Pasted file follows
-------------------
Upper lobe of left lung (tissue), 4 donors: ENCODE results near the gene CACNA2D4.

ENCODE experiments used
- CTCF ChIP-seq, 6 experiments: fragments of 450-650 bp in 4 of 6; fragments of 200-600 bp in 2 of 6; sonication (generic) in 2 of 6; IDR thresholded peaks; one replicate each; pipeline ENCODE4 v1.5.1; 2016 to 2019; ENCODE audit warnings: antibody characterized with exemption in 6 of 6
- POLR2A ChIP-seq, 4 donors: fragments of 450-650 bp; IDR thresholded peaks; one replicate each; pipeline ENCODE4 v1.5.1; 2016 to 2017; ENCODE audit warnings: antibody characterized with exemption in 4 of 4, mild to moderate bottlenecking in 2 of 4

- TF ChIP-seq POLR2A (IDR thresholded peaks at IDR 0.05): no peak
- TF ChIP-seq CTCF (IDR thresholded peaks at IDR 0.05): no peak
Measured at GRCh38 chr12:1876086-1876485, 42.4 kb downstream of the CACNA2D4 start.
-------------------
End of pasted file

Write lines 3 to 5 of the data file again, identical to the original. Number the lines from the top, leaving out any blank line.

- CTCF ChIP-seq, 6 experiments: fragments of 450-650 bp in 4 of 6; fragments of 200-600 bp in 2 of 6; sonication (generic) in 2 of 6; IDR thresholded peaks; one replicate each; pipeline ENCODE4 v1.5.1; 2016 to 2019; ENCODE audit warnings: antibody characterized with exemption in 6 of 6
- POLR2A ChIP-seq, 4 donors: fragments of 450-650 bp; IDR thresholded peaks; one replicate each; pipeline ENCODE4 v1.5.1; 2016 to 2017; ENCODE audit warnings: antibody characterized with exemption in 4 of 4, mild to moderate bottlenecking in 2 of 4

- TF ChIP-seq POLR2A (IDR thresholded peaks at IDR 0.05): no peak